Tim Bornholdt 14:05
Well and that would render a lot of, you know, what we do as app developers useless. A lot of times we're trying to provide value with that data. And there's a lot of good reasons to collect that information. But I think if you don't have good intentions from the get go in that you're not thinking about how do you protect this data once it's been given to you and treat it with respect and care, everyone's just one hack away or one step of negligence from an employee away from being on the front page of showing how bad it is to trust you with your data.
Adam Stone 14:39
Yeah well that is the reality and for better or worse. We've been brought up, most of us in Western society, have been brought up with this notion of sort of the golden rule, and the variations of that ideal. And part of the golden rules we know is to do unto others as you would have done to yourself. And that doesn't seem to always carry through in commercial relationships. And it's unfortunate. But those were the early days. My sense is that a lot of organizations are recognizing the business value of identifying trust as a key part of the relationship with its client base. And obviously, the profit motive is a big part of that. I'd like to think that we are thinking with a bit more of an ethical lens, as we mature around this notion of app development. And even just what is the internet and what purpose does it serve from a social from a social perspective?
Tim Bornholdt 15:56
Absolutely, with that in mind, let's say we are working for an organization. And we do want to build that trust; we see the value in privacy and protecting that privacy. I know that you've talked in the past about a framework that people can follow called privacy by design. Maybe we can talk about that a little bit and explain what that is and how that can actually serve as a way to kind of enforce that belief that privacy is important from the ground floor when we're building mobile software.
Adam Stone 16:29
I really appreciate you bringing this up. I am a huge advocate for privacy by design. Interestingly, this is a topic that is not a new area of thinking we're on privacy. It is starting, albeit slowly, to pick up some steam within the app development community. And I like to think of myself as, you know, one of the folks that really promotes the implementation of privacy by design in an effort to improve trust between app developers and their clientele. Privacy by design, or PVD as folks in the privacy industry call it, is a set of principles that was developed by a wonderful lady named Ann Cavoukian. Ann at the time was serving as the Information and Privacy Commissioner for the province of Ontario in Canada. She developed this document around 2009. And at the time, it had kind of emerged quietly, but its principles are so salient that it has maintained and it has really aged like a fine wine. In my view the principles that she brings forward have not needed any form of enhancement or change. They seem to be a pretty solid set of principles. And there are seven of them. And I'm sure that we'll talk about them just as we go along here.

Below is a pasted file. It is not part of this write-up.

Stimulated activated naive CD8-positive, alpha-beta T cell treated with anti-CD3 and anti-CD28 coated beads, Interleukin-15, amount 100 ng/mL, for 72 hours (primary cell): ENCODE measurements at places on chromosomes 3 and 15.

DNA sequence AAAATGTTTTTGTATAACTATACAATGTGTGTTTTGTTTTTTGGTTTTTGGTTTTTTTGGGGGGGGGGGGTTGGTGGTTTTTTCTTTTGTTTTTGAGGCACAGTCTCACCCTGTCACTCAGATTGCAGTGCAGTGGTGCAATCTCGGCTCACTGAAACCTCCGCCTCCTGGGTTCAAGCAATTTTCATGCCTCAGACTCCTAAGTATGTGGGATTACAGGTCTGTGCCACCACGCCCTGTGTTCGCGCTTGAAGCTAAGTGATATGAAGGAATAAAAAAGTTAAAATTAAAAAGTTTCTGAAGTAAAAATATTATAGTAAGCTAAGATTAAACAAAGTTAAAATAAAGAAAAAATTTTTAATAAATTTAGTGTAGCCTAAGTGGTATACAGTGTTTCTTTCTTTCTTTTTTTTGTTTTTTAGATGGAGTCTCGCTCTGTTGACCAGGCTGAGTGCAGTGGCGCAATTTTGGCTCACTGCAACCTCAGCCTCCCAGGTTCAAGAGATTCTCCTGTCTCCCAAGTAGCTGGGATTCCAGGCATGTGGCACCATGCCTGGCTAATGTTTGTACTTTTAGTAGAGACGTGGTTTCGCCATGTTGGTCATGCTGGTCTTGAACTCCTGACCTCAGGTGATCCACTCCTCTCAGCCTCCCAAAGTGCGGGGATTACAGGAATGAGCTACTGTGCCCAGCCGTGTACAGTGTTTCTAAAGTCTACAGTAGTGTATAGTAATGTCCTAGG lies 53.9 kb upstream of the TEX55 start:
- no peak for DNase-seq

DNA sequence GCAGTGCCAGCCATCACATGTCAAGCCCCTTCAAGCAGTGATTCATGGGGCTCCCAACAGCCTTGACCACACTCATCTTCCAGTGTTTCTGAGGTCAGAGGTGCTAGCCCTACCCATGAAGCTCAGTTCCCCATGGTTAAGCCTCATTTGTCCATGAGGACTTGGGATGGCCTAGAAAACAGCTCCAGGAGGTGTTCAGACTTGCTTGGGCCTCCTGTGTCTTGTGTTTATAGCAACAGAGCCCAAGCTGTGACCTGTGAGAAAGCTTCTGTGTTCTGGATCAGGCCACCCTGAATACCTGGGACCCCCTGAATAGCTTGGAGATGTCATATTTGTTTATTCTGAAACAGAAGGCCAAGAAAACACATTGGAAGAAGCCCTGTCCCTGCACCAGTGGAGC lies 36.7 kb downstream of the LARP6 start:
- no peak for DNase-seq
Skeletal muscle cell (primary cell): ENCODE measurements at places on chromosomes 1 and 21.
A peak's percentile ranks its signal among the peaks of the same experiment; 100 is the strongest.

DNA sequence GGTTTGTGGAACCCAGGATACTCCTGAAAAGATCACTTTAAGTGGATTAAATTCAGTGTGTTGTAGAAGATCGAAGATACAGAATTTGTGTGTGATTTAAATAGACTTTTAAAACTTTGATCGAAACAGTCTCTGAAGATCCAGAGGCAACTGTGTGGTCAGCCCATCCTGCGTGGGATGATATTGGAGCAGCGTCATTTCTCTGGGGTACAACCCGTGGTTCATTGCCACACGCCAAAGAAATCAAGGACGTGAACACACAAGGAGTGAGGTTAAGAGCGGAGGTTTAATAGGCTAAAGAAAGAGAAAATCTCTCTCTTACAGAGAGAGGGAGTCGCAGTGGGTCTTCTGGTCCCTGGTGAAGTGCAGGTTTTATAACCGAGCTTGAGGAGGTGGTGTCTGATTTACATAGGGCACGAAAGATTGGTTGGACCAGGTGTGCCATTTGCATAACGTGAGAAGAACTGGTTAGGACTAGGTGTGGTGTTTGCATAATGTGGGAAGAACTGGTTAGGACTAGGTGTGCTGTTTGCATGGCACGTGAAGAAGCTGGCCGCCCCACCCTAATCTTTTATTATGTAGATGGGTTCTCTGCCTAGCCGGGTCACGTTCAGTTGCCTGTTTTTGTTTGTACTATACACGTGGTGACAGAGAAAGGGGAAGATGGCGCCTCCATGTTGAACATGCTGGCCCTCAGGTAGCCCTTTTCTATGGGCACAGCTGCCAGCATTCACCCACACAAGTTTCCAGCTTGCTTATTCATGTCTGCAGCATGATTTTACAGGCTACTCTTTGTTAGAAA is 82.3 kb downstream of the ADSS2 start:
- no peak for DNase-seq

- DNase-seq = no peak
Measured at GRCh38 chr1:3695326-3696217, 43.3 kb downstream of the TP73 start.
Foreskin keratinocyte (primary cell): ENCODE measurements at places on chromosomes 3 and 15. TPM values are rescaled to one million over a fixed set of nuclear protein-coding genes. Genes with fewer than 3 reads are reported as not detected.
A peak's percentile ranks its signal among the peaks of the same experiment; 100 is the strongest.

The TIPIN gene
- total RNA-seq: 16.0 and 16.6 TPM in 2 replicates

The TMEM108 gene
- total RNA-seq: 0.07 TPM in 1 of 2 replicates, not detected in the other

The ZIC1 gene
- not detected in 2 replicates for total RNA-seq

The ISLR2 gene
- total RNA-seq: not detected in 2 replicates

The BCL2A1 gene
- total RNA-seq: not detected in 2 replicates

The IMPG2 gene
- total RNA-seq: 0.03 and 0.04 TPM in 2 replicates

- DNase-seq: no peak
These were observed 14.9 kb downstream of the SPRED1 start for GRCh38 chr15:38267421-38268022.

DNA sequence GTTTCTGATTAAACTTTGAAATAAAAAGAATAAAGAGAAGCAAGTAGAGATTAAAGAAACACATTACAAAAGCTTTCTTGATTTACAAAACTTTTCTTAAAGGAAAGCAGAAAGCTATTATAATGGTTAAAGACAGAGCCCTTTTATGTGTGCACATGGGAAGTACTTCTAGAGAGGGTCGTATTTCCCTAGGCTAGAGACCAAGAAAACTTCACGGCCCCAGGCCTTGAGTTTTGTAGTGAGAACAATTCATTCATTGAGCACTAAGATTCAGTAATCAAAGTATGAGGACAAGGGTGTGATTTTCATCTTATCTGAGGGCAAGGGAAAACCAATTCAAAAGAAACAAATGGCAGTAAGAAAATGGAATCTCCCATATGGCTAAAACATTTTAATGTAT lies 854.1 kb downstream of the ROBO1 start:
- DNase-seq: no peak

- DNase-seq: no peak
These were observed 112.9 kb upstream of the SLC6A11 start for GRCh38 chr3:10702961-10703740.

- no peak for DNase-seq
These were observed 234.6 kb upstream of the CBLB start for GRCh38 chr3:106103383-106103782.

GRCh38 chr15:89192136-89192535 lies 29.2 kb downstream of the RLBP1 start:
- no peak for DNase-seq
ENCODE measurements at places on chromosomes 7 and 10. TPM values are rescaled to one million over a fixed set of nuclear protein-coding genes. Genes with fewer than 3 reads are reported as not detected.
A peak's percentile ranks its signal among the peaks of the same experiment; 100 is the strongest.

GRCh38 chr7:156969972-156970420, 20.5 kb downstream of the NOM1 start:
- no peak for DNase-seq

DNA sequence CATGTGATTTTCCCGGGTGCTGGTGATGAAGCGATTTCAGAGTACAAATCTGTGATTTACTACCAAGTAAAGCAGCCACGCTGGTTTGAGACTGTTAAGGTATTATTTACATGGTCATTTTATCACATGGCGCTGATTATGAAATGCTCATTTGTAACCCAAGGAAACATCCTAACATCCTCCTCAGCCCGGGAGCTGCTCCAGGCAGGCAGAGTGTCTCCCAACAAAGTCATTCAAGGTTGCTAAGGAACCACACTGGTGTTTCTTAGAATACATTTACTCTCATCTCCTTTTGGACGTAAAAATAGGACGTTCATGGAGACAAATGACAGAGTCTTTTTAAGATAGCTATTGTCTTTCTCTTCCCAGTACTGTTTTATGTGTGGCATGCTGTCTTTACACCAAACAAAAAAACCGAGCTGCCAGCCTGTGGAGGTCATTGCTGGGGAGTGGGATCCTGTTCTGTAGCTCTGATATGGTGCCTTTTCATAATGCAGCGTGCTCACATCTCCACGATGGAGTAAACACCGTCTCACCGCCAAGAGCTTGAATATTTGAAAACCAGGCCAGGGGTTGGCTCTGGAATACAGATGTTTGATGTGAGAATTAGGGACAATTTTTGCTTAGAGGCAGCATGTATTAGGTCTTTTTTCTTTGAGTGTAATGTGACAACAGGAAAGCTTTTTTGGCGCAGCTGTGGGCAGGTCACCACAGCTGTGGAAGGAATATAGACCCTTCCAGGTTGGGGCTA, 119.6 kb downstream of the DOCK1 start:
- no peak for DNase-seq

Tim Bornholdt 18:08
I was gonna say, what are some of those principles?
Adam Stone 18:11
Principle one is that app developers should consider privacy proactively not reactively. And it should consider an approach that is preventative of one's private information, preventative in that it prevents exposure of one's private information versus having to remediate these circumstances after the fact. And so, principle one is privacy, excuse me, proactive, not reactive, preventable, preventative, not remedial. Number two is privacy as the default setting. And when we get a moment, I'd love to talk about this a little bit more. It's one of my favorite principles, privacy as the default setting. Foundational principle three is privacy is embedded into the design. And that's, of course, very relevant here for software developers, software and web app developers. Privacy's embedded into the design from ideation to sunset of a particular application. We'll talk about this more in a bit. Number four is full functionality, meaning that the developers should develop towards a positive sum approach, not a zero sum approach, meaning that developers should not create a system that says either you use my system and you give away some of your privacy, or you don't use my system. You choose. That's a zero sum game. A positive sum game provides some balance between the giver and the receiver, as it were the client and the app developer. So principle four is full functionality, positive sum, not zero sum. Principle five is end to end security, full lifecycle protection. And I think that makes sense inherently. We can talk about that in a little bit. This is where security comes into play. We know that security is a key enabler to privacy. In fact, without security, privacy can't really exist in the digital world. And so we do need our friends in information security to help us maintain privacy. Principle six is visibility and transparency, keep it open. And in short, what that means is don't create a black box or avoid creating a black box. Don't create a situation where an individual inputs their data, it goes into some system that is completely opaque to the end user, and it spits out some data. And the individual has no idea exactly how that data came to be. Because the mechanisms, the algorithms inside that software application just are not divulging those secrets. And so we're promoting visibility and transparency in principle six. The last principle that is within the PVD is respect for user privacy. Keep it user centric. And this really is part and parcel with the movement towards user centricity in software development and to develop applications that are maximally usable to the individuals that they're intended for. If you add privacy to that usability equation, then what you're saying is that you want to make sure that individuals don't have to search hard to determine what privacy options they choose or deny. And they are presented with an application that outwardly expresses the value of the relationship between the app developer and the user of that app. So those are the seven principles of privacy by design.